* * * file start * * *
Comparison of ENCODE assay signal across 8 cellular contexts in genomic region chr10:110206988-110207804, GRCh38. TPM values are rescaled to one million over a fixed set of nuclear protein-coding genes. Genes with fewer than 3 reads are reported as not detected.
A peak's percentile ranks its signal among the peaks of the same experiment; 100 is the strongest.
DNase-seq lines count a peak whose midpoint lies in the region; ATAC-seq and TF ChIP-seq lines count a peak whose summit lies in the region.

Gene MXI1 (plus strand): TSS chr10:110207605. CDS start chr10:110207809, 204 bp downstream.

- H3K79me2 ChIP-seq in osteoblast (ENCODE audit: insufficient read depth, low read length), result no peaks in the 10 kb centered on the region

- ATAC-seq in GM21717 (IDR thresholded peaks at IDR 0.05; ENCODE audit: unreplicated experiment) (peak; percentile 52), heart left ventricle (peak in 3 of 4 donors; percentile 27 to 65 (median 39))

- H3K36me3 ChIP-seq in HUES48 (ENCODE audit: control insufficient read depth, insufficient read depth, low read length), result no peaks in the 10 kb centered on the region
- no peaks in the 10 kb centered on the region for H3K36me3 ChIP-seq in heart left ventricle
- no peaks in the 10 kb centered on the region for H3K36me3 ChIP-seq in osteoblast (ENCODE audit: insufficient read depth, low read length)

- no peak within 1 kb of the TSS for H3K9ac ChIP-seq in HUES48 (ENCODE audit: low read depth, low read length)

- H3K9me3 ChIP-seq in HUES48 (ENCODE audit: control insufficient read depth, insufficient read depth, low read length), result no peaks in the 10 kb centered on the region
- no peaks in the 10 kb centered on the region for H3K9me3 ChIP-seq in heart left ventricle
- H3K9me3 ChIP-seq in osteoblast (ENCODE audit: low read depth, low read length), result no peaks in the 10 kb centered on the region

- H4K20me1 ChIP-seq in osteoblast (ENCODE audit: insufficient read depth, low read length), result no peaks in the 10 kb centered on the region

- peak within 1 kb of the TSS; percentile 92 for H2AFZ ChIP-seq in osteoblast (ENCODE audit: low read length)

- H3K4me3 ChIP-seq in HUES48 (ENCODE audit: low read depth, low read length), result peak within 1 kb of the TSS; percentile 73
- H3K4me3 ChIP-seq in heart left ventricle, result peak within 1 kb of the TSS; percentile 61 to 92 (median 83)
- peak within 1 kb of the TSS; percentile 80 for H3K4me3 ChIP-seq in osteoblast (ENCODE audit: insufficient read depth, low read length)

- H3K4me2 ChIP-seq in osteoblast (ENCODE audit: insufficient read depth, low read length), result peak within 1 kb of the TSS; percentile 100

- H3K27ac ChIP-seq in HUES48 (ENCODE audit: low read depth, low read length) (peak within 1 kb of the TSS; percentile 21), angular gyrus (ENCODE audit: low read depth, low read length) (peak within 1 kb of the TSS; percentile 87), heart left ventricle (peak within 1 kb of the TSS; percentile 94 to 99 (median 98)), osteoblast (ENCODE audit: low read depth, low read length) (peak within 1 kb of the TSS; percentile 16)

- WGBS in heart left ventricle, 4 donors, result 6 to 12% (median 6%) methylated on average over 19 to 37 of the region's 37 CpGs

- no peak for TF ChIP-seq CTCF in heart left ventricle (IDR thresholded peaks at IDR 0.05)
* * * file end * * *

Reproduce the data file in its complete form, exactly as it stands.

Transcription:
Comparison of ENCODE assay signal across 8 cellular contexts in genomic region chr10:110206988-110207804, GRCh38. TPM values are rescaled to one million over a fixed set of nuclear protein-coding genes. Genes with fewer than 3 reads are reported as not detected.
A peak's percentile ranks its signal among the peaks of the same experiment; 100 is the strongest.
DNase-seq lines count a peak whose midpoint lies in the region; ATAC-seq and TF ChIP-seq lines count a peak whose summit lies in the region.

Gene MXI1 (plus strand): TSS chr10:110207605. CDS start chr10:110207809, 204 bp downstream.

- H3K79me2 ChIP-seq in osteoblast (ENCODE audit: insufficient read depth, low read length), result no peaks in the 10 kb centered on the region

- ATAC-seq in GM21717 (IDR thresholded peaks at IDR 0.05; ENCODE audit: unreplicated experiment) (peak; percentile 52), heart left ventricle (peak in 3 of 4 donors; percentile 27 to 65 (median 39))

- H3K36me3 ChIP-seq in HUES48 (ENCODE audit: control insufficient read depth, insufficient read depth, low read length), result no peaks in the 10 kb centered on the region
- no peaks in the 10 kb centered on the region for H3K36me3 ChIP-seq in heart left ventricle
- no peaks in the 10 kb centered on the region for H3K36me3 ChIP-seq in osteoblast (ENCODE audit: insufficient read depth, low read length)

- no peak within 1 kb of the TSS for H3K9ac ChIP-seq in HUES48 (ENCODE audit: low read depth, low read length)

- H3K9me3 ChIP-seq in HUES48 (ENCODE audit: control insufficient read depth, insufficient read depth, low read length), result no peaks in the 10 kb centered on the region
- no peaks in the 10 kb centered on the region for H3K9me3 ChIP-seq in heart left ventricle
- H3K9me3 ChIP-seq in osteoblast (ENCODE audit: low read depth, low read length), result no peaks in the 10 kb centered on the region

- H4K20me1 ChIP-seq in osteoblast (ENCODE audit: insufficient read depth, low read length), result no peaks in the 10 kb centered on the region

- peak within 1 kb of the TSS; percentile 92 for H2AFZ ChIP-seq in osteoblast (ENCODE audit: low read length)

- H3K4me3 ChIP-seq in HUES48 (ENCODE audit: low read depth, low read length), result peak within 1 kb of the TSS; percentile 73
- H3K4me3 ChIP-seq in heart left ventricle, result peak within 1 kb of the TSS; percentile 61 to 92 (median 83)
- peak within 1 kb of the TSS; percentile 80 for H3K4me3 ChIP-seq in osteoblast (ENCODE audit: insufficient read depth, low read length)

- H3K4me2 ChIP-seq in osteoblast (ENCODE audit: insufficient read depth, low read length), result peak within 1 kb of the TSS; percentile 100

- H3K27ac ChIP-seq in HUES48 (ENCODE audit: low read depth, low read length) (peak within 1 kb of the TSS; percentile 21), angular gyrus (ENCODE audit: low read depth, low read length) (peak within 1 kb of the TSS; percentile 87), heart left ventricle (peak within 1 kb of the TSS; percentile 94 to 99 (median 98)), osteoblast (ENCODE audit: low read depth, low read length) (peak within 1 kb of the TSS; percentile 16)

- WGBS in heart left ventricle, 4 donors, result 6 to 12% (median 6%) methylated on average over 19 to 37 of the region's 37 CpGs

- no peak for TF ChIP-seq CTCF in heart left ventricle (IDR thresholded peaks at IDR 0.05)